For whatever reason I have had issues with some of these answers, I've went and written a couple helper functions for myself, so if you have problems like I did, give these a try.

``````def bin_string_to_bin_value(input):
highest_order = len(input) - 1
result = 0
for bit in input:
result = result + int(bit) * pow(2,highest_order)
highest_order = highest_order - 1
return bin(result)

def hex_string_to_bin_string(input):
lookup = {"0" : "0000", "1" : "0001", "2" : "0010", "3" : "0011", "4" : "0100", "5" : "0101", "6" : "0110", "7" : "0111", "8" : "1000", "9" : "1001", "A" : "1010", "B" : "1011", "C" : "1100", "D" : "1101", "E" : "1110", "F" : "1111"}
result = ""
for byte in input:
result =  result + lookup[byte]
return result
def hex_string_to_hex_value(input):
bin_string = hex_string_to_bin_string(input)
bin_value = bin_string_to_bin_value(bin_string)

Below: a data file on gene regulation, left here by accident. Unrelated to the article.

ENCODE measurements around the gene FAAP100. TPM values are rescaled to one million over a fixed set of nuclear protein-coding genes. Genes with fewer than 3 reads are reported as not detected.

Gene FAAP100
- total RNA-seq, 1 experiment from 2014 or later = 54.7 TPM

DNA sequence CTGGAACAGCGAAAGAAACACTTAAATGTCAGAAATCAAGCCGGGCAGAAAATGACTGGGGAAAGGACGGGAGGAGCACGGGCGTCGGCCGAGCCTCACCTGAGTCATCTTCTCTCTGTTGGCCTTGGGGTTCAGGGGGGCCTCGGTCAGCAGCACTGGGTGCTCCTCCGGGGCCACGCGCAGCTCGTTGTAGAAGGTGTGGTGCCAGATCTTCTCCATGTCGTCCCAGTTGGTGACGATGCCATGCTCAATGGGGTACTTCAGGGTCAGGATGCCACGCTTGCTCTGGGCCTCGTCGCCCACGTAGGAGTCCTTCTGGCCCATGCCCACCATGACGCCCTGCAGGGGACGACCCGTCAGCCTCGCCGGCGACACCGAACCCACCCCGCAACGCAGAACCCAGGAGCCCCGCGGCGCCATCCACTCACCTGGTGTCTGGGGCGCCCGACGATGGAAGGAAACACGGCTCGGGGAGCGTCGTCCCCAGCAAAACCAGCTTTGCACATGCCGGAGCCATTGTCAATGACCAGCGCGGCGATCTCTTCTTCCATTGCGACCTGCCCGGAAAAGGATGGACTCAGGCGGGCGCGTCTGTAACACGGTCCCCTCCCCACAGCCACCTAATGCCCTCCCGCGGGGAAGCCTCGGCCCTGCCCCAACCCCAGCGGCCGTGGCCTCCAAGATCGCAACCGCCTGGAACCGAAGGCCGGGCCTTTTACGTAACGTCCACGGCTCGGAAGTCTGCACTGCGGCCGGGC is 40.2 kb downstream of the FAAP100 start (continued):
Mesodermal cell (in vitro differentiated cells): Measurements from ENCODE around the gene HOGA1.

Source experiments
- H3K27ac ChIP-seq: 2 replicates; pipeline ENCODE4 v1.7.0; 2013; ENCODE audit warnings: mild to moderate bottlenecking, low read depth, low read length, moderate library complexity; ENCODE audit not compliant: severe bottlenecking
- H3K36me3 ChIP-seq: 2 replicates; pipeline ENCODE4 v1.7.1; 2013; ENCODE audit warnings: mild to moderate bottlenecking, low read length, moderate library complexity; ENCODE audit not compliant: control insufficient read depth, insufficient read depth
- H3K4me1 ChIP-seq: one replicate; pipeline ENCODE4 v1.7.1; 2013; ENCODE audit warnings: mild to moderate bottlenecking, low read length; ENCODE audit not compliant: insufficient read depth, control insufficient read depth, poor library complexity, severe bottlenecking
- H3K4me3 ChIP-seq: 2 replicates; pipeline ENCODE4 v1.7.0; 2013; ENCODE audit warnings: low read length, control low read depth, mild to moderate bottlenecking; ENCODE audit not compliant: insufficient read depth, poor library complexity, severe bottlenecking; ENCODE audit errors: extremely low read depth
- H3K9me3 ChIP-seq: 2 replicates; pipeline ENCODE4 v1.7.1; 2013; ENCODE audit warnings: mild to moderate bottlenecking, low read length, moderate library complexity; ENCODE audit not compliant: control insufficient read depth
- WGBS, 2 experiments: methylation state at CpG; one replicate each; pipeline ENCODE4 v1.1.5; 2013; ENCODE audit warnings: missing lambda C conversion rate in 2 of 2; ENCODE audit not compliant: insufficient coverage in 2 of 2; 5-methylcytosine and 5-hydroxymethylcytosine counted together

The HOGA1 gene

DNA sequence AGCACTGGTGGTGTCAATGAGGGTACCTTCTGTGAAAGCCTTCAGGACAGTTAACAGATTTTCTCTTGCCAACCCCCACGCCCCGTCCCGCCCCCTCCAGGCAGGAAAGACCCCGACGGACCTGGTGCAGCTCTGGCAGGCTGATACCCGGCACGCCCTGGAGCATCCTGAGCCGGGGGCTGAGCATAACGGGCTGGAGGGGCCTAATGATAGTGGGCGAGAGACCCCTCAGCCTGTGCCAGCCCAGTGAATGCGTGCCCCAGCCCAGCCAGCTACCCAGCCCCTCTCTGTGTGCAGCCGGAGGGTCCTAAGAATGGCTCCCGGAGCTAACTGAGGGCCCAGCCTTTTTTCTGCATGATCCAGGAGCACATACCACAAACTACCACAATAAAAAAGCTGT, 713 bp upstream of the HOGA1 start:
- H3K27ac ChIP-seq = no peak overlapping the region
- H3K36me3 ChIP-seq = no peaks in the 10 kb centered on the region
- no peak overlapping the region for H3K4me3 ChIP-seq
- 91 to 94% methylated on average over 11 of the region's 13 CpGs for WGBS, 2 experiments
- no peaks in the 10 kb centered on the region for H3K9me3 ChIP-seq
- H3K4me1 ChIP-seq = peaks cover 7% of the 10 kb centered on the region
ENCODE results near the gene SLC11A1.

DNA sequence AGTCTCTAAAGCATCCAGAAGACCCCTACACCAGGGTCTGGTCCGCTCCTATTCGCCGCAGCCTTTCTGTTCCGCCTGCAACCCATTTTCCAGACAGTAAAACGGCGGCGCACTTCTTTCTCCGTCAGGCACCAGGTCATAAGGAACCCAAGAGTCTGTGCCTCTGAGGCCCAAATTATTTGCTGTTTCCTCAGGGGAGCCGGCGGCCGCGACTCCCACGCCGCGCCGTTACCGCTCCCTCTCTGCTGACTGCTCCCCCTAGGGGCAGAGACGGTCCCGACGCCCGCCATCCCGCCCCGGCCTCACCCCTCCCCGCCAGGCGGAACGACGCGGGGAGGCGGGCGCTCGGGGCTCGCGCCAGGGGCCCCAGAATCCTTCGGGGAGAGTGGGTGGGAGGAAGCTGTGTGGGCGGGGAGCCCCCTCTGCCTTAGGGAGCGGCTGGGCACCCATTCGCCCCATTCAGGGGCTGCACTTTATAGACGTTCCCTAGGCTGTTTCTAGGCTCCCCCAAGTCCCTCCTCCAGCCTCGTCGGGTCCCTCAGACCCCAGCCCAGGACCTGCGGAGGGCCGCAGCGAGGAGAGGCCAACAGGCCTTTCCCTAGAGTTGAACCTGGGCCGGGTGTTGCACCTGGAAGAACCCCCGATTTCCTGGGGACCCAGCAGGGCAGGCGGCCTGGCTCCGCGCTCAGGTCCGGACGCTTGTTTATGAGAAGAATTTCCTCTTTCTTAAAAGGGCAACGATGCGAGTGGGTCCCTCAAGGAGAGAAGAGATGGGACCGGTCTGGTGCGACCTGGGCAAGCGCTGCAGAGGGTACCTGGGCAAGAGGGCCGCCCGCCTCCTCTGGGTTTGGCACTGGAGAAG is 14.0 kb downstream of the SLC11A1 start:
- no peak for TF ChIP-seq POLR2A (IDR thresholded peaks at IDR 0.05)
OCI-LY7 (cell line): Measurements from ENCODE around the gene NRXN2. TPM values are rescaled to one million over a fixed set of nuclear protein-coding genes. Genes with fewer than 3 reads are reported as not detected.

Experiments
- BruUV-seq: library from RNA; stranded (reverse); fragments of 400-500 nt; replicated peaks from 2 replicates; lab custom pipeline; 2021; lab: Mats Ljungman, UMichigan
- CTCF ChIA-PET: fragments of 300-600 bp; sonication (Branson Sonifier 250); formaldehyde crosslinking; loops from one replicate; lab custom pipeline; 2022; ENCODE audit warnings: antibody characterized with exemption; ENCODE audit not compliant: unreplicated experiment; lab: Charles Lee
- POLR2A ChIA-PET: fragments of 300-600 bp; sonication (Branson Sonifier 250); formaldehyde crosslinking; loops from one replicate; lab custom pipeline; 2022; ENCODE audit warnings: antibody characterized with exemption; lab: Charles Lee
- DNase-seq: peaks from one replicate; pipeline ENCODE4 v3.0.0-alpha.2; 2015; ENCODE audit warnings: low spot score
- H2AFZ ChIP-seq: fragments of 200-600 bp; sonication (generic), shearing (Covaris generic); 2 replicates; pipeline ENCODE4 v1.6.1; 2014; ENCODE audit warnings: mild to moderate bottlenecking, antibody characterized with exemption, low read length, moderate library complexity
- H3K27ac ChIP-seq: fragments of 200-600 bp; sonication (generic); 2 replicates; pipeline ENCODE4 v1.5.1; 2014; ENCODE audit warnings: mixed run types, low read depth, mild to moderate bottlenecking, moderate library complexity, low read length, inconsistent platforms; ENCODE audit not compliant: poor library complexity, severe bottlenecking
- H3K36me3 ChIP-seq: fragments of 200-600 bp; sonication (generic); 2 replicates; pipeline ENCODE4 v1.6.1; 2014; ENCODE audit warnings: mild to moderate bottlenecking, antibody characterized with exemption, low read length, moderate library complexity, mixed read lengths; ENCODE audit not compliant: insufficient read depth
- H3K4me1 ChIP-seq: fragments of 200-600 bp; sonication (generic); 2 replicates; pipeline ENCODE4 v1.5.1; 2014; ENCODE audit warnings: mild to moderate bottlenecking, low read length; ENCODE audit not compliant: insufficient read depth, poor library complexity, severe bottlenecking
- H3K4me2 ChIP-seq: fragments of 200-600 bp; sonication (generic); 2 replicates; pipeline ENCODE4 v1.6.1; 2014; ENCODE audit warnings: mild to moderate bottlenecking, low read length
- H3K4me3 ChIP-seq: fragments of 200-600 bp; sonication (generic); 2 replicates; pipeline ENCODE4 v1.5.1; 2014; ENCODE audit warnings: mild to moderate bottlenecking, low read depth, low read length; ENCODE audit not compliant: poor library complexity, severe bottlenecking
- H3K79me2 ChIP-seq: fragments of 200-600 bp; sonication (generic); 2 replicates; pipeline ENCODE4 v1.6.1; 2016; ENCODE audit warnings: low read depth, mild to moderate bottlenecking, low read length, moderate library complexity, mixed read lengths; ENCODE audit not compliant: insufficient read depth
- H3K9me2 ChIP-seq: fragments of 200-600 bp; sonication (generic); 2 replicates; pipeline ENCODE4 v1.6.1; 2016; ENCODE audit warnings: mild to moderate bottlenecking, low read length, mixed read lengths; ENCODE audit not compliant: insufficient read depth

return hex(int(bin_value, 2))
``````

They seem to work well.

``````print hex_string_to_hex_value("FF")
print hex_string_to_hex_value("01234567")
print bin_string_to_bin_value("11010001101011")
``````

results in:

``````0xff
0x1234567
0b11010001101011
``````
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Where is bin_value_to_hex_string? – Masi Jul 10 '15 at 9:56
``````>>> import string
>>> s="0000 0100 1000 1101"
>>> ''.join([ "%x"%string.atoi(bin,2) for bin in s.split() ]  )
'048d'
>>>
``````

or

``````>>> s="0000 0100 1000 1101"
>>> hex(string.atoi(s.replace(" ",""),2))
'0x48d'
``````
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Using the string module is so 1990s ... – John Machin Jan 15 '10 at 20:41
so what's the problem? Its still in Python 2.6 – ghostdog74 Jan 15 '10 at 23:51
It's still in 2.X for the benefit of people who were using it in 1.X. string.atoi() is according to the 2.6 docs """Deprecated since version 2.0: Use the int() built-in function.""" and is not present in 3.X. The 2.X implementation of string.atoi() calls int(). There is no good reason for telling some newcomer that string.atoi() even exists let alone telling them to use it instead of telling them to use int(). – John Machin Jan 16 '10 at 9:08